A key part of mentorship is the formal, guided progress. Although the specific outcome of any mentorship relationship will be different and flexible, goal setting can create a plan and guide the work that a mentor and mentee do together.
Setting larger objectives (like getting a specific type of job) can be supported by smaller, short-term goals that can be reviewed and assessed at each mentorship meeting. Goal setting can keep the relationship on track and provide a framework for discussion for what you want to accomplish at each meeting.
Goal setting can keep the relationship on track and provide a framework for discussion.
SMART goals are a common concept used to set goals that are meaningful and help you make real progress.
Specific: Set goals that have a clear end target. It is better to set many small, clear goals than one large general goal.
Measurable: Use numbers or targets to help you be specific about what you want to accomplish.
Achievable: Set goals where you control the outcome, not ones that are reliant on the action or decisions of other people.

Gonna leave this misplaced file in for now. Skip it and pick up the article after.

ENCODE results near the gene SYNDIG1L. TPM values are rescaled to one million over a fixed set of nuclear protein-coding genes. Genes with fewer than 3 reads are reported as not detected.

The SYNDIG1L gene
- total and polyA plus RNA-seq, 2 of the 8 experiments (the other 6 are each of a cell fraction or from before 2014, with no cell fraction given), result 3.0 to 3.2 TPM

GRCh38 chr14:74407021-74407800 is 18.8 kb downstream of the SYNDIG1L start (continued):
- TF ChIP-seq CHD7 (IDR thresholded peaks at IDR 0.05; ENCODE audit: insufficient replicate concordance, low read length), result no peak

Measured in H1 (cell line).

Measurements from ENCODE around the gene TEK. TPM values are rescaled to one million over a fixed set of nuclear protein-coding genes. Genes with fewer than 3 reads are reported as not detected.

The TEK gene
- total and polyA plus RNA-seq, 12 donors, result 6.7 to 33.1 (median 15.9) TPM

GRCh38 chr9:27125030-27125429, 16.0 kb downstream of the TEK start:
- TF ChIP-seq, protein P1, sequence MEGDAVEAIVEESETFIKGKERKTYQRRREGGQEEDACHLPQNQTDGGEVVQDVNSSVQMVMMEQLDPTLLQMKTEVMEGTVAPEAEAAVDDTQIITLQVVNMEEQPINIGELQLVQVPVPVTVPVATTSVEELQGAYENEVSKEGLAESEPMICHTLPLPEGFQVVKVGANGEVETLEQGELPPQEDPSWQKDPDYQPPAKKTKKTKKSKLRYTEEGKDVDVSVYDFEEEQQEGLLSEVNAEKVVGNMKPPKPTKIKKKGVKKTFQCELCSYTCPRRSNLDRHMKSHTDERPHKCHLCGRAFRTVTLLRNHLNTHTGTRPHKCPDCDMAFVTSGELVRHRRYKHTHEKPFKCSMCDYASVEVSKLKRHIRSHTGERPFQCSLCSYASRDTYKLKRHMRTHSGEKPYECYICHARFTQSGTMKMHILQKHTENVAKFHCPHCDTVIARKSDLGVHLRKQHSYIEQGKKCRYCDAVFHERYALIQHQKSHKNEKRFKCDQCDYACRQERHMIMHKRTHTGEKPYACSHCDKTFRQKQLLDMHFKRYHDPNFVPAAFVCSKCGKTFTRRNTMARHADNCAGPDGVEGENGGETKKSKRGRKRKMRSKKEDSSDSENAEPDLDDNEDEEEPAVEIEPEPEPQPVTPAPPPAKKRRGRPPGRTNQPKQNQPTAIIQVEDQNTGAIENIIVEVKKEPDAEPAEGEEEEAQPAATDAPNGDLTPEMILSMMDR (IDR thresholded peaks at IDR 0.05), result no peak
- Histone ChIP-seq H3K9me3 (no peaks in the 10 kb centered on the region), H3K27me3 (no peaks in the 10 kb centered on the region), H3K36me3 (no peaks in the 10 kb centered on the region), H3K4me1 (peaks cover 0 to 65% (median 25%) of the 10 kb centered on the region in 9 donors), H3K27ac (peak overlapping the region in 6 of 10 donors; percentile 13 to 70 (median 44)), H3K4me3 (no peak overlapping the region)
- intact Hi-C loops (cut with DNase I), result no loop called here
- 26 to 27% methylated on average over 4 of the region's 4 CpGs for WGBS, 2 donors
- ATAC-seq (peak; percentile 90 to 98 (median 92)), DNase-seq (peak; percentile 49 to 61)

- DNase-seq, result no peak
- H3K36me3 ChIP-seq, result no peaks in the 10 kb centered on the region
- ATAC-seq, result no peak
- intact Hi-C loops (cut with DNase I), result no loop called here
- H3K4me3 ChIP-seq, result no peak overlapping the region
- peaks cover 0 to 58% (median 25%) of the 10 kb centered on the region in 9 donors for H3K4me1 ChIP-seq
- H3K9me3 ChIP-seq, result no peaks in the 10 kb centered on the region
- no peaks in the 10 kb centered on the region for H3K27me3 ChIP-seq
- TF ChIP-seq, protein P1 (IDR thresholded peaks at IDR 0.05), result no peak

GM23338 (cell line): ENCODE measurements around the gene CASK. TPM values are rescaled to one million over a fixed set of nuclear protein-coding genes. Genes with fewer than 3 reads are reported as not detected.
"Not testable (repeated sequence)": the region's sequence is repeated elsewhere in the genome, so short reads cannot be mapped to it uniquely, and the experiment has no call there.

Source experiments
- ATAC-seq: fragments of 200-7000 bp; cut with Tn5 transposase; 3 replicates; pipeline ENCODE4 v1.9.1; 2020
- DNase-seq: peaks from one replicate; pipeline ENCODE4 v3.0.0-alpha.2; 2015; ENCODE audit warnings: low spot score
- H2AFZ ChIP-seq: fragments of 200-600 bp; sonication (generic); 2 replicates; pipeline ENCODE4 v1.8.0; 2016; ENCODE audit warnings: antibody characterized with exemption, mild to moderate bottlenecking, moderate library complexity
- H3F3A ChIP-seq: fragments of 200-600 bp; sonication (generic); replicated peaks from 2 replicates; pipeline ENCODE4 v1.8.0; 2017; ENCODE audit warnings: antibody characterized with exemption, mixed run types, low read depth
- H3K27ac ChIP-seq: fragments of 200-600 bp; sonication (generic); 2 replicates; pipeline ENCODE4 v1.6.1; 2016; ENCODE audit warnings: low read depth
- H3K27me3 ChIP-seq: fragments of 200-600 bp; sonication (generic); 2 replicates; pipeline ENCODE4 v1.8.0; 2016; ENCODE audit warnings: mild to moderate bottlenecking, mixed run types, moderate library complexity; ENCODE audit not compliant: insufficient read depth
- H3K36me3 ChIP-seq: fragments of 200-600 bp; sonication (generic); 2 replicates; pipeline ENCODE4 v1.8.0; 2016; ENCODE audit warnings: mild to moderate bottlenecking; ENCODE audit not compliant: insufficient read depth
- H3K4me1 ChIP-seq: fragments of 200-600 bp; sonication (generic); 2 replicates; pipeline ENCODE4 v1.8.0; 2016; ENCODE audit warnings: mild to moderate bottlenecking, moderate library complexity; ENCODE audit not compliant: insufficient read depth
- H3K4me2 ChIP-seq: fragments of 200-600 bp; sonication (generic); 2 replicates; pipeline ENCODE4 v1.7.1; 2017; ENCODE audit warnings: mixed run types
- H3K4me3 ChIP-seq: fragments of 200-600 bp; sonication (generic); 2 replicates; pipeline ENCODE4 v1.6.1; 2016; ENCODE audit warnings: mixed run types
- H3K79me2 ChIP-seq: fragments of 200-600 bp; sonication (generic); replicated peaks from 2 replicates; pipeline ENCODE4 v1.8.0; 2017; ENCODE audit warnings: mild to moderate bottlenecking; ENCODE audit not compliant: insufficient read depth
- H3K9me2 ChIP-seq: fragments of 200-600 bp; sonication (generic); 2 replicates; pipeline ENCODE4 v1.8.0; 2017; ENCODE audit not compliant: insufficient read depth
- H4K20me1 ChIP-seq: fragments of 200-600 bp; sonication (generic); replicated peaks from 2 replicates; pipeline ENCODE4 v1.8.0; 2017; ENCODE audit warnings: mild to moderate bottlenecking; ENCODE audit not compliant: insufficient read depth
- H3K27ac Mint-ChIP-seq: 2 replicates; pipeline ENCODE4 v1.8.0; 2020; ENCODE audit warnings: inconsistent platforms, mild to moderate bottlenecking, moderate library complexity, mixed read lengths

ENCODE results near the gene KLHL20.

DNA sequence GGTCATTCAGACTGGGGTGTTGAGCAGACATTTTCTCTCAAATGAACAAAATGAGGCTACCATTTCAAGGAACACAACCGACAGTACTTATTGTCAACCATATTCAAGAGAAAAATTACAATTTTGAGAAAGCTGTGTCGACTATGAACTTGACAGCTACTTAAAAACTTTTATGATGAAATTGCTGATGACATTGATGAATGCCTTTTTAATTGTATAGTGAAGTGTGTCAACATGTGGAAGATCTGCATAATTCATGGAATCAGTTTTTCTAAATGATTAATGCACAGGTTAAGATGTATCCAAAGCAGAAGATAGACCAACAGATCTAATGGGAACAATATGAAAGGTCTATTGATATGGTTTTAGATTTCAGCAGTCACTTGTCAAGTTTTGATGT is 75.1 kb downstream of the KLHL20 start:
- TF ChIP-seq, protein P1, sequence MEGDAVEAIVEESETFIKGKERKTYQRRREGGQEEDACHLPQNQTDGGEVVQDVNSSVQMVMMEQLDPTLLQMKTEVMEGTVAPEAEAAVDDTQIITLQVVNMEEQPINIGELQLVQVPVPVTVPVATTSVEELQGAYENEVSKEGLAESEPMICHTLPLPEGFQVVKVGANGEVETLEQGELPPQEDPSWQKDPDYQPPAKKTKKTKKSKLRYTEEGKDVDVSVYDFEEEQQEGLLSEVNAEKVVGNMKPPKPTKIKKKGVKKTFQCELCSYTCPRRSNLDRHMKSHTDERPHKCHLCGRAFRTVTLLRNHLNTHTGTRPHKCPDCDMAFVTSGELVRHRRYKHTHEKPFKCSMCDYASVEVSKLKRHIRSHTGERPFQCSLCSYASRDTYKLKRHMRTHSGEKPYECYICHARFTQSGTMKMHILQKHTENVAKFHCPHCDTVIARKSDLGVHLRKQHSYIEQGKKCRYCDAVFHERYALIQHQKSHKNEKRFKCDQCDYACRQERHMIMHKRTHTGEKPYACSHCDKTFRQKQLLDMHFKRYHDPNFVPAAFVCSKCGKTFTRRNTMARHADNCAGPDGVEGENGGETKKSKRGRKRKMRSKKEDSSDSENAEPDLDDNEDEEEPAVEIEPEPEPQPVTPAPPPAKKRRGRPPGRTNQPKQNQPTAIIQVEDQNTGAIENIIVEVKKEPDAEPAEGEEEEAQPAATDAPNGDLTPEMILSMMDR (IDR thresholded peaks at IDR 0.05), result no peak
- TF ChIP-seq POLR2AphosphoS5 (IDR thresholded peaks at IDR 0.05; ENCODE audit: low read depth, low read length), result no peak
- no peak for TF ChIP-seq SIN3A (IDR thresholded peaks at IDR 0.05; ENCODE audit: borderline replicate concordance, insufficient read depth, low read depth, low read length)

Realistic: Set goals that you have the skills, time, and ability to meet.
Time: Set a time for when you expect to reach the goal. Setting a deadline will push you to meet it.
An example of SMART goals related to your job search could be:
I will attend 3 industry networking events this month.
I will ask at least 1 person from each event to meet for an informational interview.
Setting goals between each mentoring meeting will push you to move forward in your job search.
These goals are clear and achievable. Setting goals like these between each mentoring meeting will push you to move forward in your job search and can be designed to help your search wherever you are at. Write down the goals you plan to work on before the next meeting with your mentor. When you write them down:
Download our SMART Goal Setting Worksheet to help you set your own goals.